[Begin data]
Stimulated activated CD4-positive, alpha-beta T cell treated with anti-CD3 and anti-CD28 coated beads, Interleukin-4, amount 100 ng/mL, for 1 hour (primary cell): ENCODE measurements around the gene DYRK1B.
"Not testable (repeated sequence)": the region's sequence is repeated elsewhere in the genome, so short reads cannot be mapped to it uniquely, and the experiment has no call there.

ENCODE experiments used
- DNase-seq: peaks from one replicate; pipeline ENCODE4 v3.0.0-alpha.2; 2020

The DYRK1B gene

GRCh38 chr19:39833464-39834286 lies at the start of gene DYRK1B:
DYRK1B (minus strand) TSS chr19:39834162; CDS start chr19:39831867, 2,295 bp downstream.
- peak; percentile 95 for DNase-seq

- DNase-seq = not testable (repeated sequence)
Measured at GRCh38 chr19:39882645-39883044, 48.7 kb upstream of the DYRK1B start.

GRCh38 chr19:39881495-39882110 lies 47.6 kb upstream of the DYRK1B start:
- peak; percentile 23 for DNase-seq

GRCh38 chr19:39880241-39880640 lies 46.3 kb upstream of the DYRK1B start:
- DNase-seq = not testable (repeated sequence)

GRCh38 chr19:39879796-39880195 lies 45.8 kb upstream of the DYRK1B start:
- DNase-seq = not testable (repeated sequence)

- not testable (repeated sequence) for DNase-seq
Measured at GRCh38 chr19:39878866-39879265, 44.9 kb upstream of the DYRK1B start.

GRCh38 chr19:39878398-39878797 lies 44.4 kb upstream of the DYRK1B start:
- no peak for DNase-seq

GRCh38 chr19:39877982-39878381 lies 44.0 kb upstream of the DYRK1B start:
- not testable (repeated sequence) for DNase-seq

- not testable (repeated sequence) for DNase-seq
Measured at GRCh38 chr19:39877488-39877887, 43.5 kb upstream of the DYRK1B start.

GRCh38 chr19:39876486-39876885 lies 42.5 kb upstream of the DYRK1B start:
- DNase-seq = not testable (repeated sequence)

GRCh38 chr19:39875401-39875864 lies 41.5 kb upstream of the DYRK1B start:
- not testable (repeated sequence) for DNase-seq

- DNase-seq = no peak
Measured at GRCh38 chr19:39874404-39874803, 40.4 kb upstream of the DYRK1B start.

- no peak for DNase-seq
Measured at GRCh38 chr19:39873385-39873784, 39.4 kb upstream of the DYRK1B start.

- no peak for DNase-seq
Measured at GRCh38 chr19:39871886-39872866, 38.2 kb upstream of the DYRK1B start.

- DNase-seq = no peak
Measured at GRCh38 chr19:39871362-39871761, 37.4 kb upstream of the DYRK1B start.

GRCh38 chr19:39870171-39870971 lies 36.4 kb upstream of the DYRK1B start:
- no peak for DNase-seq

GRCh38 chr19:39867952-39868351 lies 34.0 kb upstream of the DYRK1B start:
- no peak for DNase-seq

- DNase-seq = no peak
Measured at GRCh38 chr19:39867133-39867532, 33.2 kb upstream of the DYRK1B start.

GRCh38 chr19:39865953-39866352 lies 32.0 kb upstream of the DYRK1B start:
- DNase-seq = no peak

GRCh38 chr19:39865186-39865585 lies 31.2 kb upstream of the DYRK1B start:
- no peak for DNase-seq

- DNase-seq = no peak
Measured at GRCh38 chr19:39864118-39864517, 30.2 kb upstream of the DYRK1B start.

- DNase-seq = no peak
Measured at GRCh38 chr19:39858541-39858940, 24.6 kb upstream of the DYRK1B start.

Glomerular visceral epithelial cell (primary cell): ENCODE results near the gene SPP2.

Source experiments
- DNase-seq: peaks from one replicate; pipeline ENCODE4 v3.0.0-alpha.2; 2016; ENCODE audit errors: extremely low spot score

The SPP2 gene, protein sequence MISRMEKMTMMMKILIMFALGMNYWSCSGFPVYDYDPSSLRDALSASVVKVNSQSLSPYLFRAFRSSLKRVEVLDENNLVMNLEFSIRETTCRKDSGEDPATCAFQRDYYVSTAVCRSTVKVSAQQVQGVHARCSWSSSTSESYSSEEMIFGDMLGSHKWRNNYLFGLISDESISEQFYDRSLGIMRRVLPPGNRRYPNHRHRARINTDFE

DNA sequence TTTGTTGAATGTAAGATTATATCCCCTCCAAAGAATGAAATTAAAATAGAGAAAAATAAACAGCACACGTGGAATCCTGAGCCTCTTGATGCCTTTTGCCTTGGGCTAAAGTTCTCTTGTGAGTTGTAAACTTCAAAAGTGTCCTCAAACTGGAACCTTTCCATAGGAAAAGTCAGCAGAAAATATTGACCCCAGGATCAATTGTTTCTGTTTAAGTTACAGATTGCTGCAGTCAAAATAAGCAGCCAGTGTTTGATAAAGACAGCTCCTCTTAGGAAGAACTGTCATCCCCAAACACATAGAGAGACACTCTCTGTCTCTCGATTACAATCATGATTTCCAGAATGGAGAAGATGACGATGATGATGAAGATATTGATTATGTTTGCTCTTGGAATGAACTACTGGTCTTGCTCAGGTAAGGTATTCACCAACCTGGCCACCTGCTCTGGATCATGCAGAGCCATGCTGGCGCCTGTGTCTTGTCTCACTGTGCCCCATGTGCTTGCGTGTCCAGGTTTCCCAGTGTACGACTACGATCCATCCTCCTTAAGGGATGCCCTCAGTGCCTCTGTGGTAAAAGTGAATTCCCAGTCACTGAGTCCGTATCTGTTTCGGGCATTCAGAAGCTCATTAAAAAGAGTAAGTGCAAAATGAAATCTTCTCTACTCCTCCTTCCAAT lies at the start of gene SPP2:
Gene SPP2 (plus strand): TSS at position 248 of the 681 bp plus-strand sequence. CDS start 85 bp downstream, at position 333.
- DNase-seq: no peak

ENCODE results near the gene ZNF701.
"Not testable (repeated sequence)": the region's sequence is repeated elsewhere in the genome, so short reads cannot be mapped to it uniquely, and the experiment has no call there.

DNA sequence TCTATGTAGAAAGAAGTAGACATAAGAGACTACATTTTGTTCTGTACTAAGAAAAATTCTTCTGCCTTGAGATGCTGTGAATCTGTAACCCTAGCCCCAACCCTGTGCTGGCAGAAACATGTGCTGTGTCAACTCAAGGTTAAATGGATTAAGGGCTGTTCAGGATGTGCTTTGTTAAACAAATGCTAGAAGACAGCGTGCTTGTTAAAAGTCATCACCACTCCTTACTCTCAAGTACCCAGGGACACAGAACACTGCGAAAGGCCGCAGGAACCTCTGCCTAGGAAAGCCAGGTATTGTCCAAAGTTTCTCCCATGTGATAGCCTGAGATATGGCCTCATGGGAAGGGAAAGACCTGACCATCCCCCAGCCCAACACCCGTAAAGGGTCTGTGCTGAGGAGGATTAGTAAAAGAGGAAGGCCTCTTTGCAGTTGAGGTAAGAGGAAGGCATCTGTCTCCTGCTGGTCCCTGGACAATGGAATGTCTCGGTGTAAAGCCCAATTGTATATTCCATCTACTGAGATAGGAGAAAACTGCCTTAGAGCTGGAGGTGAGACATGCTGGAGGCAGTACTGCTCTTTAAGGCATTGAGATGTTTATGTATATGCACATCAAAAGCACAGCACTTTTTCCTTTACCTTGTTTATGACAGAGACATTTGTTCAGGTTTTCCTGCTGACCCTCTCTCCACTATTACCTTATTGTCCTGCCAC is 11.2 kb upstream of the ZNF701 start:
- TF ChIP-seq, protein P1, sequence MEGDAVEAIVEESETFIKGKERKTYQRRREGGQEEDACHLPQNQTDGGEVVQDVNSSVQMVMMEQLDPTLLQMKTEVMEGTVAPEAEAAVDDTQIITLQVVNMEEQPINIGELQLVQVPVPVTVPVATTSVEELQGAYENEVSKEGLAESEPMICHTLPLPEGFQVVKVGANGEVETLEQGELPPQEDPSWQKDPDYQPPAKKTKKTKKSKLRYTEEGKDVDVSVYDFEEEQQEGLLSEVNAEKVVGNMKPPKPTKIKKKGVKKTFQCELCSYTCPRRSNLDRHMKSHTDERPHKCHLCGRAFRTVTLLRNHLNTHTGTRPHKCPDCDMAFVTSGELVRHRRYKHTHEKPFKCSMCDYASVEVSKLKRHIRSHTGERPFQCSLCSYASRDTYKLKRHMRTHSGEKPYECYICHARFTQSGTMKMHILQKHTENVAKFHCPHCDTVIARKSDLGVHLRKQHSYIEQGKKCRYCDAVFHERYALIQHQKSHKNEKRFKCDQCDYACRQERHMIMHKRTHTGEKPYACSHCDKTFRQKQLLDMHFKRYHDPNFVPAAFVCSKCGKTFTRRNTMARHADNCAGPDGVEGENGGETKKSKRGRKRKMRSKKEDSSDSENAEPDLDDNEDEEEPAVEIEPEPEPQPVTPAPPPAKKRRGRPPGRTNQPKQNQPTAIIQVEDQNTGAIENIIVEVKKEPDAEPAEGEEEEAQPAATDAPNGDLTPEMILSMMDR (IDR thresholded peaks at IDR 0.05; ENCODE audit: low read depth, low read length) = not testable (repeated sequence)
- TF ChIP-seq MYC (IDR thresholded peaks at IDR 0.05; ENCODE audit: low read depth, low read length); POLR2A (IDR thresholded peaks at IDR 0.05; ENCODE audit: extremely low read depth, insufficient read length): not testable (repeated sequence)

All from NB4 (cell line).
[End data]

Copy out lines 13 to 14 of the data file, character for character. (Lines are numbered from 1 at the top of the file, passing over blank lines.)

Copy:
GRCh38 chr19:39880241-39880640 lies 46.3 kb upstream of the DYRK1B start:
- DNase-seq = not testable (repeated sequence)